- To provide with musical accompaniment. Often used with up.
- To bet or wager on.
- To adduce evidence in support of; substantiate: backed the argument with facts.
- To form the back or background of: Snowcapped mountains back the village.
- To move backward: backed out of the garage.
- To shift to a counterclockwise direction. Used of the wind.
- Located or placed in the rear: Deliveries should be made at the back entrance.
- Distant from a center of activity; remote.
- Of a past date; not current: a back issue of a periodical.
- Being owed or due from an earlier time; in arrears: back pay.
- Being in a backward direction: a back step.
- Linguistics Pronounced with the back of the tongue, as oo in cool. Used of vowels.
- At, to, or toward the rear or back.
- In, to, or toward a former location: went back for the class reunion.
- In, to, or toward a former condition: When the spell broke, the prince turned back into a frog.
- In, to, or toward a past time: This story goes back to the 1920s.
- In reserve or concealment: We kept back some money for emergencies.
- In check or under restraint: Barriers held the crowd back.
- In reply or return: e-mailed back that he would be late.
Origin of backMiddle English bak, from Old English bæc.
Origin of backDutch bak, from French bac, from Old French, boat, from Vulgar Latin *baccus, vessel, probably of Celtic origin.
(comparative more back, superlative most back)
(comparative further back, superlative furthest back)
- (not comparable) To or in a previous condition or place.
- He gave back the money. He needs his money back. He was on vacation, but now he’s back. The office fell into chaos when you left, but now order is back.
- Away from the front or from an edge.
- Sit all the way back in your chair.
- Step back from the curb.
- In a manner that impedes.
- Fear held him back.
- In a reciprocal manner.
- If you hurt me, I'll hurt you back.
- The rear of the body, especially the part between the neck and the end of the spine and opposite the chest and belly.
- Could you please scratch my back?
- The spine and associated tissues.
- I hurt my back lifting those crates.
- The side of any object which is opposite the front or useful side.
- Turn the book over and look at the back.
- The reverse side; the side that is not normally seen.
- I hung the clothes on the back of the door.
- That which is farthest away from the front.
- He sat in the back of the room.
- Area behind, such as the backyard of a house
- We'll meet out in the back of the library.
- The part of something that goes last.
- The car was near the back of the train.
- The side of a blade opposite the side used for cutting.
- Tap it with the back of your knife.
- The part of a piece of clothing which covers the back.
- I still need to finish the back of your dress.
- The edge of a book which is bound.
- The titles are printed on the backs of the books.
- The backrest, the part of a piece of furniture which receives the human back.
- Can you fix the back of this chair?
- (figuratively) Upper part of a natural object which is considered to resemble an animal's back.
- The small boat raced over the backs of the waves.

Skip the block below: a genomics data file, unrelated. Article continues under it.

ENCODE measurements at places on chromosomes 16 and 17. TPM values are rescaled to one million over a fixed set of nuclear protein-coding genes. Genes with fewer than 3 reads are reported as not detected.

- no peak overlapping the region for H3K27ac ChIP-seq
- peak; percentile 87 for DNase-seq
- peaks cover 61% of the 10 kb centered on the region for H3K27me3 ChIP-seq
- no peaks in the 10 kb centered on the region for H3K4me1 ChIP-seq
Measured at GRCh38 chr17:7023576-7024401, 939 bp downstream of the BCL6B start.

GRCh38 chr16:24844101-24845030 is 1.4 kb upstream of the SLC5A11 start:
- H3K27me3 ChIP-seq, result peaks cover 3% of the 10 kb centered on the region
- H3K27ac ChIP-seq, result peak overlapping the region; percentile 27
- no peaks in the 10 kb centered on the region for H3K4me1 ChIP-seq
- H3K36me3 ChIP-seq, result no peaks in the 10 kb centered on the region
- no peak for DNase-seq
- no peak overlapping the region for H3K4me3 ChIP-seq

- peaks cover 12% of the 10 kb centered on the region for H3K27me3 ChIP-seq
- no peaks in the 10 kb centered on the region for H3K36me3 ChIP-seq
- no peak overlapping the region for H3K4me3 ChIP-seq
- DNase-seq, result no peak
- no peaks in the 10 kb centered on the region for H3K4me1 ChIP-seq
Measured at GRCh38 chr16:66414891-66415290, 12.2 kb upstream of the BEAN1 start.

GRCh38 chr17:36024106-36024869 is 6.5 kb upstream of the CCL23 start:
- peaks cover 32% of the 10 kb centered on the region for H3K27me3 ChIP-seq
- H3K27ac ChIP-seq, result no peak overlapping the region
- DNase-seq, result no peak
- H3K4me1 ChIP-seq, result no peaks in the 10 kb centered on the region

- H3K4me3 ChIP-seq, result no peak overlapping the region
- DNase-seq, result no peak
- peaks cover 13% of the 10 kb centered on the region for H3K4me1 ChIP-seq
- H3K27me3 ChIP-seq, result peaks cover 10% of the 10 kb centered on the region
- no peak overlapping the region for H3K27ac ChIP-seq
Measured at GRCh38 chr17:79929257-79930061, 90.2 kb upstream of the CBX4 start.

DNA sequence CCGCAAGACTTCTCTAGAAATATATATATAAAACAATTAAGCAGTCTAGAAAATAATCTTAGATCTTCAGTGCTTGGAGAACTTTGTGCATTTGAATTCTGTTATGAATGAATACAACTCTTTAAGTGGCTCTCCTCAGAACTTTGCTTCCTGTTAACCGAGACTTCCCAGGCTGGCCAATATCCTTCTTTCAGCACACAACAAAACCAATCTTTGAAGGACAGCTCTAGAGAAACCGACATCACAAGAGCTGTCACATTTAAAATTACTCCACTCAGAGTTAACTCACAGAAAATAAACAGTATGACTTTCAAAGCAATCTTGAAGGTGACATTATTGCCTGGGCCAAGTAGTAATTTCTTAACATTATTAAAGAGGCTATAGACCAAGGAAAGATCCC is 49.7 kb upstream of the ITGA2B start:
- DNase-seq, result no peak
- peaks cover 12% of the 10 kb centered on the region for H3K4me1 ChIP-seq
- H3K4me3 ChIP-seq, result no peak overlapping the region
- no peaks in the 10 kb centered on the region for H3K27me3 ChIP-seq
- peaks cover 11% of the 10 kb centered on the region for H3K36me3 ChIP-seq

- (sports) In some team sports, a position behind most players on the team.
- The backs were lined up in an I formation.
- A support or resource in reserve.
- (nautical) The keel and keelson of a ship.
- The ship's back broke in the pounding surf.
- (printing) The inside margin of a page.
- (mining) The roof of a horizontal underground passage.
- (slang, uncountable) Effort, usually physical.
- Put some back into it!
- (slang, uncountable) Large and attractive buttocks.
- A non-alcoholic drink (often water or a soft drink), to go with hard liquor or a cocktail.
- Among leather dealers, one of the thickest and stoutest tanned hides.
(third-person singular simple present backs, present participle backing, simple past and past participle backed)
- (intransitive) To go in the reverse direction.
- the train backed into the station; the horse refuses to back
- To support.
- I back you all the way; which horse are you backing in this race?
- (nautical, of the wind) to change direction contrary to its normal pattern (anticlockwise in the northern hemisphere, clockwise in the southern)
- (nautical, of a square sail) to brace the yards so that the wind presses on the front of the sail, to slow the ship
- (nautical, of an anch) to lay out a second, smaller anchor to provide additional holding power
- (UK, of a hunting dog) To stand still behind another dog which has pointed.
- To push or force backwards.
- to back oxen
- The mugger backed her into a corner and demanded her wallet.
- To make a back for; to furnish with a back.
- to back books
- To adjoin behind; to be at the back of.
- To write upon the back of, possibly as an endorsement.
- to back a letter; to back a note or legal document
Middle English bak, from Old English bæc, from Proto-Germanic *baką (cf. Old Saxon bak (Middle Low German bak (“back”)), West Frisian bekling 'chair back', Old High German bah, Swedish bak), possibly from Proto-Indo-European *bʰogo 'bending'. The adverb represents an aphetic form of aback.
- A large shallow vat; a cistern, tub, or trough, used by brewers, distillers, dyers, picklers, gluemakers, and others, for mixing or cooling wort, holding water, hot glue, etc.
- A ferryboat.